Lisbon, 20 Jun 2020 (Lusa) – Historian Joacine Katar Moreira argues that the “matchundadi culture”, which is the exacerbation of masculinity, dominates Guinea-Bissau society, politics and institutions and is not a model of democracy , defends in his thesis on Guinea.
In her doctoral thesis, published last week and called “The culture of matchundadi in Guinea-Bissau: gender, violence and political instability”, the historian, born in that West African country, tries to explain the way in which hegemonic masculinity prevents normal functioning of the State.
In an interview with Lusa, Joacine Katar Moreira mentioned that in Guinea-Bissau the “culture of matchundadi” is a way of “looking at the universe of social and political relations” where “absolutely the values related to men, with men and masculinity ”.
"These values are those that are related to the understanding of men as a hierarchical element compared to women, as an element that has a natural appetite to occupy and lead institutionally", including in the family, religion, politics and economics, he said.
To affirm, according to the historian's thesis, the “culture of the matchundadi” uses “violence in its various dimensions”, “centralization of power as a way of leadership and governance”, “political mimicry”, and “impunity , which consists of the total subversion of the justice system and which guarantees the supremacy of certain groups or individuals over others ”.
The “matchundadi culture” is also related to permanent competition, which is taken to the exercise of power and to State institutions, where political opponents are seen as enemies, “as a target to be slaughtered”, explained the deputy. .
"The excessive environment of permanent competition causes individuals to enter into a logic of absolute violence, the necessary violence based on hegemonic masculinities, which will result in him taking power," he said.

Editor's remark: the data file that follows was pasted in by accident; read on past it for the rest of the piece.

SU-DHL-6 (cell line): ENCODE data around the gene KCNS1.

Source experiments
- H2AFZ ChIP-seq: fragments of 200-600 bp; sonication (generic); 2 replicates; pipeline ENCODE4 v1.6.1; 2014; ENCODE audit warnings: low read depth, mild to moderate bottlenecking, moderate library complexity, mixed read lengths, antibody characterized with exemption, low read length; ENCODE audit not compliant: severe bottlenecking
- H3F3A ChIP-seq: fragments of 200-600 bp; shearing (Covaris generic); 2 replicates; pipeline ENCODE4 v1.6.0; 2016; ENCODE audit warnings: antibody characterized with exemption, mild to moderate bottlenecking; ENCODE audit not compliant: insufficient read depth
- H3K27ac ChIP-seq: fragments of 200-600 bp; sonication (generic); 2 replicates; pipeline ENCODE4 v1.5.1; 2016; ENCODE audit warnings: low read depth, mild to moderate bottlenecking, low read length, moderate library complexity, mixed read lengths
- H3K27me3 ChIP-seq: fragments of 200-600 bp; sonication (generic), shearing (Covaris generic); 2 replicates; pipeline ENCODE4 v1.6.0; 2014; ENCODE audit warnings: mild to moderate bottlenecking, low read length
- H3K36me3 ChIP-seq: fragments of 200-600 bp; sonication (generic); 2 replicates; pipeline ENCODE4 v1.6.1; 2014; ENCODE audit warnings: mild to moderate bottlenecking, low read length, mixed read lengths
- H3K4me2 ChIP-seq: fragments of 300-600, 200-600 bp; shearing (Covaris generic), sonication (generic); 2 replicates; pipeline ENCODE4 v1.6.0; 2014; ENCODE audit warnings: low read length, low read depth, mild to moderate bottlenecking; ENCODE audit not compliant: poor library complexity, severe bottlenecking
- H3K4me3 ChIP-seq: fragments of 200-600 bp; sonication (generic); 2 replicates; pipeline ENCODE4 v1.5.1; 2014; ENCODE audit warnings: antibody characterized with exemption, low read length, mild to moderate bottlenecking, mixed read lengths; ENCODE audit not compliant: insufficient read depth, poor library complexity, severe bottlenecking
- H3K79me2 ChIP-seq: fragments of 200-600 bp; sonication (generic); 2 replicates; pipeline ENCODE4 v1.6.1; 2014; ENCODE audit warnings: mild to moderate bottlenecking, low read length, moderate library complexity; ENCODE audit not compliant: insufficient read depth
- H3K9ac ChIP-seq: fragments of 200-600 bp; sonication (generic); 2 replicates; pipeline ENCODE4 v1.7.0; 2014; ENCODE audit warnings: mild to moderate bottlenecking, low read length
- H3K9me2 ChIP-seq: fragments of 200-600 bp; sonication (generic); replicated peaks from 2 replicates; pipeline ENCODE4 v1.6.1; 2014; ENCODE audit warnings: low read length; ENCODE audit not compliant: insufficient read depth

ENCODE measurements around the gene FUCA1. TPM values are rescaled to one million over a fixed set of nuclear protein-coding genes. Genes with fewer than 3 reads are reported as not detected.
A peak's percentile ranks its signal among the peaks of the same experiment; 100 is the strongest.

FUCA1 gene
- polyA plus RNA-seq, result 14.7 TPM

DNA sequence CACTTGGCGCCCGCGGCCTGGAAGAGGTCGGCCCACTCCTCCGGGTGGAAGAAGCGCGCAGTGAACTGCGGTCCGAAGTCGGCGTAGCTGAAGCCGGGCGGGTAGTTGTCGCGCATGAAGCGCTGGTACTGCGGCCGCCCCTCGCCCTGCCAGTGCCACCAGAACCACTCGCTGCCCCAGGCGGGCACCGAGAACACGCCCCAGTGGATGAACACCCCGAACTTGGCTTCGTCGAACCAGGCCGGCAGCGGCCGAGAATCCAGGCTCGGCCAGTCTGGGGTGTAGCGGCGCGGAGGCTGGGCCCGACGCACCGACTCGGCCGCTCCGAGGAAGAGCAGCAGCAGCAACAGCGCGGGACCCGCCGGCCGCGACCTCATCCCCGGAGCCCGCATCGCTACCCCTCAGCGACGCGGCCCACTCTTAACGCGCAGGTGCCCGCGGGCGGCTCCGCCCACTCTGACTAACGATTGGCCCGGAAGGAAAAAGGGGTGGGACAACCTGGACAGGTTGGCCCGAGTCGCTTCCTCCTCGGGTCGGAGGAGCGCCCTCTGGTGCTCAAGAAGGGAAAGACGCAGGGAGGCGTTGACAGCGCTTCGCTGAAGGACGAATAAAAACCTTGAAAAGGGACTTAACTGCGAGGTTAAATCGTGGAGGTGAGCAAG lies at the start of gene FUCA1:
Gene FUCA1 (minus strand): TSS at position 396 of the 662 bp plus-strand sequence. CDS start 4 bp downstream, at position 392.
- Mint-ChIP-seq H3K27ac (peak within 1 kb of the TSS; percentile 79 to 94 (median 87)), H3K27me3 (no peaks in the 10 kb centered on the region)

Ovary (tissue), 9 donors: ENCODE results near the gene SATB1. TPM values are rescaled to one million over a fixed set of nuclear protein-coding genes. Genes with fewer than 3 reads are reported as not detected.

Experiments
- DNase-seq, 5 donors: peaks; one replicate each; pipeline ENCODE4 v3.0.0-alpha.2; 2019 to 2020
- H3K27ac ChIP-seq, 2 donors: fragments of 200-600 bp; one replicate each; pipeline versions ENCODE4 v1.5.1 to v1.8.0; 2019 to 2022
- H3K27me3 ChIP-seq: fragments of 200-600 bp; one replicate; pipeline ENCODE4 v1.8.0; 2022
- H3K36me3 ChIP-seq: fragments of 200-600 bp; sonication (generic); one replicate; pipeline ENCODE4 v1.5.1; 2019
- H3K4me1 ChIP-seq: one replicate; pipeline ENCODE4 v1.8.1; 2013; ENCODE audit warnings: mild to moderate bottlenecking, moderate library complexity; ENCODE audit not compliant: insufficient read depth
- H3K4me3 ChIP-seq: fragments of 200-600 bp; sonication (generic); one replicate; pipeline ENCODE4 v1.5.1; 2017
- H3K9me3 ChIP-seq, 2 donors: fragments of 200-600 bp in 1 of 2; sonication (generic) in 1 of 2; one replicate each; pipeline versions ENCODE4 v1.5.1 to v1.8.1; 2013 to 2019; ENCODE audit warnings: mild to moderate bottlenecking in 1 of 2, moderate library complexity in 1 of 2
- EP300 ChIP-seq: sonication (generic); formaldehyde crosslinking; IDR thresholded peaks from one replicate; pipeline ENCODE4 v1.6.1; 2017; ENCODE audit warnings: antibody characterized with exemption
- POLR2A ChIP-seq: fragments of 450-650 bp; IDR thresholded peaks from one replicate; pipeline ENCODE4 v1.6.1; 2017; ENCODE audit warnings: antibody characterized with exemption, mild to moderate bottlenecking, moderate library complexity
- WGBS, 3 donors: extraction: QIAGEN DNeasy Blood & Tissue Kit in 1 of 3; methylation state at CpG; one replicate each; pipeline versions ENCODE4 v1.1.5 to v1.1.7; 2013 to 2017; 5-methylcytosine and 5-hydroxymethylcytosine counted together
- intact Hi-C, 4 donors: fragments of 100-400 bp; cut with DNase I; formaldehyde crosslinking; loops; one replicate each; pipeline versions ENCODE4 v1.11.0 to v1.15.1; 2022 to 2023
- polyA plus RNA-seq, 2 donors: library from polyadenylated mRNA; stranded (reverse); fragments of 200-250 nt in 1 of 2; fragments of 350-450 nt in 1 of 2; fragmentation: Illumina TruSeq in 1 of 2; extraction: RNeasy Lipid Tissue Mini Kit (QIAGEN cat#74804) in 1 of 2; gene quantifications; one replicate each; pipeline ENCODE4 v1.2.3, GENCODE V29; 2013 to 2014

But, added the historian, after the seizure of power, the man "needs to increase the level of violence and intimidation, because there will be a series of 'matchus' that will be architecting and organizing to take away his power".
Since the beginning of the multiparty system and until today, "it is not ironic that no executive has completed four years in office," he said.
"And the only President of the Republic under a multiparty regime who recently ended his term was ignoring all civil society, asserting himself, even going against democratic institutions and democratic results to impose his perspective and political agenda", he stressed , referring to José Mário Vaz, who ended his mandate earlier this year.
Joacine Katar Moreira explained that the “matchundadi culture” is also characterized by the capacity and responsibility for resource redistribution.
The more influence and power an individual has, the more capacity he has to redistribute resources, but to maintain that power and influence he needs to distribute them.
“This is one of the elements that is a successive obstacle to the country's development. In which individuals, instead of serving the state, use the state, ”he said.
“What I normally say, there is not necessarily, as many experts say, a struggle for power in Guinea-Bissau, what there is is a struggle for access to resources. If it were a political struggle it would need to be an ideological struggle and it is not, ”he added.
The Portuguese historian and deputy points out that it is the “culture of matchundadi” that unifies military conflicts, narco-state, ethnic issues and everything that is related to access to resources.
“At a certain time, what is at stake are the resources that are being generated by drug trafficking, but it is the resource, access to the resource, control of the resource, from time to time it is even ethnic and religious disputes, but as an instrument of 'access to' and never as a fundamental element, ”he said.
For the historian, as long as there is no reference model that also works, the maintenance and exercise of power will be the one.
"It is a model that is not one of democracy, multi-party, or single party," he said.